The White House has discovered a new tactic for pushing legislation that most Americans don’t want through Congress: implying the legislation in question is either all for the troops or could hurt the troops if not passed.
Wrapping the crassest political messaging in the flag is the lowest of low-ball politics. Pretending to honor the service and sacrifice of our men and women in uniform with congressional actions that have nothing to do with “providing for the common defense” is even worse.
Perhaps the most egregious example of playing politics with national security was the Administration’s position that the Senate has to rush through ratification of the New START nuclear agreement with Russia or the troops would suffer. Assistant Secretary of State Rose Gottemoeller recently said, “We also must bear in mind that we have soldiers on the ground in Afghanistan and still working in Iraq… I think that our military leadership would prefer to be concentrating on what’s needed for our soldiers in Afghanistan than having to, through worst-case planning, pour resources into the nuclear forces.”
On its face, this implication of this statement is completely illogical. First, how could ratifying a treaty that might seriously compromise the capacity of the military to protect and defend the U.S. be a good thing for our troops? Gottemoeller is simply using scare tactics to press the Senate to ignore serious concerns with the treaty. Second, how can it make sense to argue that the U.S. cannot afford to fund a robust nuclear deterrent and support our overseas commitments? Defense spending is not the cause of America’s fiscal woes. Mandatory spending on entitlements and interest on our debt currently accounts for over 50 percent of the federal budget, while defense spending accounts for less than one-fifth. It is ridiculous to suggest that America cannot afford a sound nuclear deterrent and conduct the military operations needed to prevent the next 9/11.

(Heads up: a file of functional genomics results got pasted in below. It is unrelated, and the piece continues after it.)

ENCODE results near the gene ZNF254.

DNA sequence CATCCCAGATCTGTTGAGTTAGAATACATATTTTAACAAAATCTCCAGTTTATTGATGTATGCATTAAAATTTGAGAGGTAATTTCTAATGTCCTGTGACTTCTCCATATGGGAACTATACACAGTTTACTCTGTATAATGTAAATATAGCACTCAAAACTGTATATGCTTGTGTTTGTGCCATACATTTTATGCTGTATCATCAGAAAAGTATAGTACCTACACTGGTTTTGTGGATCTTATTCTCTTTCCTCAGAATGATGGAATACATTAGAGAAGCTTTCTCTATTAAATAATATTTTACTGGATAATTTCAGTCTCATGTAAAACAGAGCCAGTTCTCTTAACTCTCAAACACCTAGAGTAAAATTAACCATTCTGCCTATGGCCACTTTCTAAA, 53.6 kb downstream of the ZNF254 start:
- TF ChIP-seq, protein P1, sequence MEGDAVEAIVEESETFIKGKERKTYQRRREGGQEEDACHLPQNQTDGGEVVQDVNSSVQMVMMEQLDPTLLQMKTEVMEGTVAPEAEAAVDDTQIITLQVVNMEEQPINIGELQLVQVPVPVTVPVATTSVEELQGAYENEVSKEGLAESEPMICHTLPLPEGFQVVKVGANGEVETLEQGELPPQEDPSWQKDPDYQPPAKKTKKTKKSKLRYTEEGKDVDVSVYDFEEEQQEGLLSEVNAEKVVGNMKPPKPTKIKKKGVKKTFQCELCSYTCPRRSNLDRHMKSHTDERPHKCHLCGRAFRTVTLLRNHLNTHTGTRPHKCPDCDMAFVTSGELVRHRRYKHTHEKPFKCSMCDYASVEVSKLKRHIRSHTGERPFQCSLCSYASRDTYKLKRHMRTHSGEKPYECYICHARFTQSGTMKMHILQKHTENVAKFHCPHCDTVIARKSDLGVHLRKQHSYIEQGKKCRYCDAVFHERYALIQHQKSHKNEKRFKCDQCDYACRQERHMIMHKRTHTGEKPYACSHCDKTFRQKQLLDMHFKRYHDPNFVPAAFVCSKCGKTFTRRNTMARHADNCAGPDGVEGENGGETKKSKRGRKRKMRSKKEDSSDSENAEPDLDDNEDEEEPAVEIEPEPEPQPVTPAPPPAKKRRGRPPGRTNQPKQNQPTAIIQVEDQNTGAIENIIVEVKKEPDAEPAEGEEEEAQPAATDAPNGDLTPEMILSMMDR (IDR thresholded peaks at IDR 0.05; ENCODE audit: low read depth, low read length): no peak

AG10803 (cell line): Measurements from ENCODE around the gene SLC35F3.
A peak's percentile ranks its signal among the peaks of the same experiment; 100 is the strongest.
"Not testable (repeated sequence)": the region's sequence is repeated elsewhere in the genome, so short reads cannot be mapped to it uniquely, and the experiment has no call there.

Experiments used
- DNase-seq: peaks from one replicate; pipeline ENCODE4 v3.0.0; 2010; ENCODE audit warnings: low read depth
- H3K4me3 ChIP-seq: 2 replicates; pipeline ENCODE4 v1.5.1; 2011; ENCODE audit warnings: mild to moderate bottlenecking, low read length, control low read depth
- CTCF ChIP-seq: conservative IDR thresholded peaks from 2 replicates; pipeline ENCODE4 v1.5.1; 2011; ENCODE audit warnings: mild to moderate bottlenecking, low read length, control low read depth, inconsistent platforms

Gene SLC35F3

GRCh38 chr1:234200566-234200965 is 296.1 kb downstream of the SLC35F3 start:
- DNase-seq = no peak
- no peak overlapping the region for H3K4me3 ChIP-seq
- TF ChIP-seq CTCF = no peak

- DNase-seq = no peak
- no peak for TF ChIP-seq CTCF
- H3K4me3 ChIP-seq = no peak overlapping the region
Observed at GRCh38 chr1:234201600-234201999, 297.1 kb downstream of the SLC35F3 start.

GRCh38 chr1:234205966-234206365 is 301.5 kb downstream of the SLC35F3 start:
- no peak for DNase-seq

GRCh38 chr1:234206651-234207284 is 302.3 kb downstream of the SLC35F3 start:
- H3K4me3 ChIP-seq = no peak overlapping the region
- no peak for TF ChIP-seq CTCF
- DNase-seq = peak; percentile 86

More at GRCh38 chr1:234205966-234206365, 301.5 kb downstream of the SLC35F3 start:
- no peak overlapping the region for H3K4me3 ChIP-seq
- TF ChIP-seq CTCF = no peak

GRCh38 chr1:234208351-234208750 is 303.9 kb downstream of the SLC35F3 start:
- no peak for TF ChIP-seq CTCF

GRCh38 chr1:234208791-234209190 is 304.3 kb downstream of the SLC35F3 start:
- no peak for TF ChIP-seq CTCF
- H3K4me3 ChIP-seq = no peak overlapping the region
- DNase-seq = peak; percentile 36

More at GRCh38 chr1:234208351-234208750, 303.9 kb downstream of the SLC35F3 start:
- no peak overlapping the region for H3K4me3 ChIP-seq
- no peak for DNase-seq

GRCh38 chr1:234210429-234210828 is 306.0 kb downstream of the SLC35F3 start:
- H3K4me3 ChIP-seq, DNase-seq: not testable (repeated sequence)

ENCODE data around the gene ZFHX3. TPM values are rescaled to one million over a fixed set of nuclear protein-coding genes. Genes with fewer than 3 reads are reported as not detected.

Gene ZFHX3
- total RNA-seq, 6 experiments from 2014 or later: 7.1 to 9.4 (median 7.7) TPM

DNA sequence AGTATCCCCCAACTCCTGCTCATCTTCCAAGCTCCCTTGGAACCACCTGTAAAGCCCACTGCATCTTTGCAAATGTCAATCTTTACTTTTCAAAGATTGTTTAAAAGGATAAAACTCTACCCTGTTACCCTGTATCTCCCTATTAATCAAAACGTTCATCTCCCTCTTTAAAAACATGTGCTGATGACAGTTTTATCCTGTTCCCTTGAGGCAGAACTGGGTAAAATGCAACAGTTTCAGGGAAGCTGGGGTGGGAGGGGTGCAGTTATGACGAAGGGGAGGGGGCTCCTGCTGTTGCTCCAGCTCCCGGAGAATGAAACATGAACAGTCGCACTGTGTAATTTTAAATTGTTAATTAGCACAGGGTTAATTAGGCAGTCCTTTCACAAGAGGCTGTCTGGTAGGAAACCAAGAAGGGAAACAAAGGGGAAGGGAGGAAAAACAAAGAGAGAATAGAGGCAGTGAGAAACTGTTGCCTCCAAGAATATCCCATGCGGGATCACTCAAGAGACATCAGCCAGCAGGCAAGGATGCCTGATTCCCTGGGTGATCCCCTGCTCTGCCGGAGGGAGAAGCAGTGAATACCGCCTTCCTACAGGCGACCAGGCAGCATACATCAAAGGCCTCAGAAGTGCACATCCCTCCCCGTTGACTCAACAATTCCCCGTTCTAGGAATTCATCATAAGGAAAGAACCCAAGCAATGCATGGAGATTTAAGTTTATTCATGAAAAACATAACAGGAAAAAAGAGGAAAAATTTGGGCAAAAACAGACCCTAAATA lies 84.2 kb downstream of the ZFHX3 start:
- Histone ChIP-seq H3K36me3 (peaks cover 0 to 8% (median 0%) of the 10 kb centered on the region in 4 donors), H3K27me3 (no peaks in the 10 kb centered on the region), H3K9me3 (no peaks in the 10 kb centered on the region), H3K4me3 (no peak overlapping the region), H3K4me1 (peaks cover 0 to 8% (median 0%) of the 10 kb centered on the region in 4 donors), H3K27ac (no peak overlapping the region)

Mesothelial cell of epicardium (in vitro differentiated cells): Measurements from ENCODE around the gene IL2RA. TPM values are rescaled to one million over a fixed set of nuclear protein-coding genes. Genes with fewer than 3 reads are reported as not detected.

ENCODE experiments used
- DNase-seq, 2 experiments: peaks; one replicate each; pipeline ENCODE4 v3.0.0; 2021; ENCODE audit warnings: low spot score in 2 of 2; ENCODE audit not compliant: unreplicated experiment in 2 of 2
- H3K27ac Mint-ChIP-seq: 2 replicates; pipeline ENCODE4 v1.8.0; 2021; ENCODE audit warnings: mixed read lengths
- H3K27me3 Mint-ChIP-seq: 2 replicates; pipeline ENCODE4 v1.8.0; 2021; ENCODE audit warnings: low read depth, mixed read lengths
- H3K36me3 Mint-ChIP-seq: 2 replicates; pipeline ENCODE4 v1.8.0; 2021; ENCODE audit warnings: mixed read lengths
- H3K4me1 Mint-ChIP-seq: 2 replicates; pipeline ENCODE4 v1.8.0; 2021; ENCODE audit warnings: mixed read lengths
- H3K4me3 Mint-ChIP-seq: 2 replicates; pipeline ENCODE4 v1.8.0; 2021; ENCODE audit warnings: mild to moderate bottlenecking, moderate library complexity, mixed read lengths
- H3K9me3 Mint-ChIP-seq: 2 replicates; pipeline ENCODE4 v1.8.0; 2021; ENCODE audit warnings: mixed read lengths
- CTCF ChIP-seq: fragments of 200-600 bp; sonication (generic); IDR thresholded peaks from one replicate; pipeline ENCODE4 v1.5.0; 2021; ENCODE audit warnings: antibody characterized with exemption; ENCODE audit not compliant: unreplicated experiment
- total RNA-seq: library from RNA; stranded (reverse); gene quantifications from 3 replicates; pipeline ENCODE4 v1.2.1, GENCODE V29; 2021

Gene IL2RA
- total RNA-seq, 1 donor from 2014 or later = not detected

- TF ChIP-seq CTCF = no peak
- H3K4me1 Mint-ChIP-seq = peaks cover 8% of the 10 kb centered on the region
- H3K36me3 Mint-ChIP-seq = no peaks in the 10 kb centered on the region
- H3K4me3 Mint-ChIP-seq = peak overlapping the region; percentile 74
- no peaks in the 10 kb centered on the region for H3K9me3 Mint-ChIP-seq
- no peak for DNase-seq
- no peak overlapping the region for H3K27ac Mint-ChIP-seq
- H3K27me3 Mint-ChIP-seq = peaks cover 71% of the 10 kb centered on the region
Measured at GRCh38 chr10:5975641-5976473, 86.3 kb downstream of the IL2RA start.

Equally outrageous has been the effort to load down the defense authorization bill with all manner of unrelated legislation—everything from immigration to taxes. “It’s a terrible piece of legislation ramrodded through,” Senator John McCain (R–AZ) said in a floor speech, accusing Armed Services Chairman Carl Levin (D–MI) of “moving forward with a social agenda on a national security bill.” This tactic sets an incredibly bad precedent. The leadership in the Senate has turned defense into a just another “political football.” Anyone in the Congress who takes the issues of national security seriously has a perfect right to be perfectly outraged. As Senator Mitch McConnell (R–KY) rightly declared, “It’s time they put the liberal wish list on the shelf and focused on the priorities of the American people.”
Note to readers: this blog replaces an earlier post which mis-attributed a quote to Assistant Secretary Gottemoeller.